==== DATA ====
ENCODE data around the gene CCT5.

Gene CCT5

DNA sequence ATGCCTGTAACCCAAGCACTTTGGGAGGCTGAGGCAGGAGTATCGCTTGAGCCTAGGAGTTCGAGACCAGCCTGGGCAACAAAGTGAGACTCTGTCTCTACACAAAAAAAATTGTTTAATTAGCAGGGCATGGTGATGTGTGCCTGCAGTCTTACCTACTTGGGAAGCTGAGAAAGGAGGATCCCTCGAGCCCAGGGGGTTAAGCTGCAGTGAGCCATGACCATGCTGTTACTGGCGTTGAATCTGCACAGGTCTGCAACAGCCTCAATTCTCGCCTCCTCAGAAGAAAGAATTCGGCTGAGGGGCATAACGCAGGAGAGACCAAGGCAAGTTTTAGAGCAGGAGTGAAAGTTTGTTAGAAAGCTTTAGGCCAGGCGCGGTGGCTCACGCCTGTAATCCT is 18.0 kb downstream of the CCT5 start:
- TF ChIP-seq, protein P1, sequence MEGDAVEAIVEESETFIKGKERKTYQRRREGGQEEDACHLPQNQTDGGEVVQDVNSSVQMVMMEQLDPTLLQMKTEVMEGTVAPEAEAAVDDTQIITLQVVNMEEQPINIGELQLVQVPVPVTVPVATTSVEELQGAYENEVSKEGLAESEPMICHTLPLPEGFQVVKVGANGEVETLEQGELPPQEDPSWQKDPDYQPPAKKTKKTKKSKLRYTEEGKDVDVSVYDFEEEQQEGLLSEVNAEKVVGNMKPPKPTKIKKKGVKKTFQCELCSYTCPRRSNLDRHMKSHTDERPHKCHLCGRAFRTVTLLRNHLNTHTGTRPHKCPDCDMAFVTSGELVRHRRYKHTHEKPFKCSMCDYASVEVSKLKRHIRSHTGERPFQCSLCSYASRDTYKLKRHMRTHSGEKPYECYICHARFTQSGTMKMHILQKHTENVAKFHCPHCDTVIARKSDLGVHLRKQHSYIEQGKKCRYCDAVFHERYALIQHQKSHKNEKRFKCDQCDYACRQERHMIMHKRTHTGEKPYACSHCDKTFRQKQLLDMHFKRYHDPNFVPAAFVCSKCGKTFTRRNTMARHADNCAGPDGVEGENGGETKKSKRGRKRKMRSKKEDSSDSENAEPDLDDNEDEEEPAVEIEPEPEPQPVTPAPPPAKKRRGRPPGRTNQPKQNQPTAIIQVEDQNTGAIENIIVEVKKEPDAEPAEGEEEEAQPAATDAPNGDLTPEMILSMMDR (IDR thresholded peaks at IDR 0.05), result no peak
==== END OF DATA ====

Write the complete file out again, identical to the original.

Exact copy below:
ENCODE data around the gene CCT5.

Gene CCT5

DNA sequence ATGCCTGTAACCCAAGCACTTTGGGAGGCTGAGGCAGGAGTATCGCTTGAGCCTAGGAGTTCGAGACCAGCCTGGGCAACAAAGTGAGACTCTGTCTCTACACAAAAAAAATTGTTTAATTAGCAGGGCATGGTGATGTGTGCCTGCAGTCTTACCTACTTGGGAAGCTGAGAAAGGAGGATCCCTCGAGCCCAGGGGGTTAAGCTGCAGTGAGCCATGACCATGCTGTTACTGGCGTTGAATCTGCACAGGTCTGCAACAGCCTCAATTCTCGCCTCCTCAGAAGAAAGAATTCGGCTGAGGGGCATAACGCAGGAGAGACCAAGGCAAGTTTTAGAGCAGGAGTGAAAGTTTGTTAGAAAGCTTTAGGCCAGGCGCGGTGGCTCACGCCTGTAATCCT is 18.0 kb downstream of the CCT5 start:
- TF ChIP-seq, protein P1, sequence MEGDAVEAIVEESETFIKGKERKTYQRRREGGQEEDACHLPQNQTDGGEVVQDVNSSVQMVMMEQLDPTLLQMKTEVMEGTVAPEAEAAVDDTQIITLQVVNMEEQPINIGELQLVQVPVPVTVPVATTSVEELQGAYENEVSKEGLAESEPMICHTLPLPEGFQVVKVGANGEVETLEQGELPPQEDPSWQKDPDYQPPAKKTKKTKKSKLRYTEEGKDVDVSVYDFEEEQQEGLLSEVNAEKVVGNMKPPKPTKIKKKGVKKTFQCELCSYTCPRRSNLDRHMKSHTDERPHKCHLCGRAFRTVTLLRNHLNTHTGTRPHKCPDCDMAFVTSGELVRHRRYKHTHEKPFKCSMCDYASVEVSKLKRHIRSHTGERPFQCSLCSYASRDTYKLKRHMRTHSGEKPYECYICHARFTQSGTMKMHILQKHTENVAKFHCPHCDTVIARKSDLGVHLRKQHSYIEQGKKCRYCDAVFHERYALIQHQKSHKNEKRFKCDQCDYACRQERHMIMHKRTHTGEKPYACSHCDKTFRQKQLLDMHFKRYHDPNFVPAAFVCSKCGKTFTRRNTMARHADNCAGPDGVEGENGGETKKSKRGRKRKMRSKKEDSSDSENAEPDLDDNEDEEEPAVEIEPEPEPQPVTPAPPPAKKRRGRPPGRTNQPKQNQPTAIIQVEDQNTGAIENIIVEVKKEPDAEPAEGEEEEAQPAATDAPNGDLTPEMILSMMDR (IDR thresholded peaks at IDR 0.05), result no peak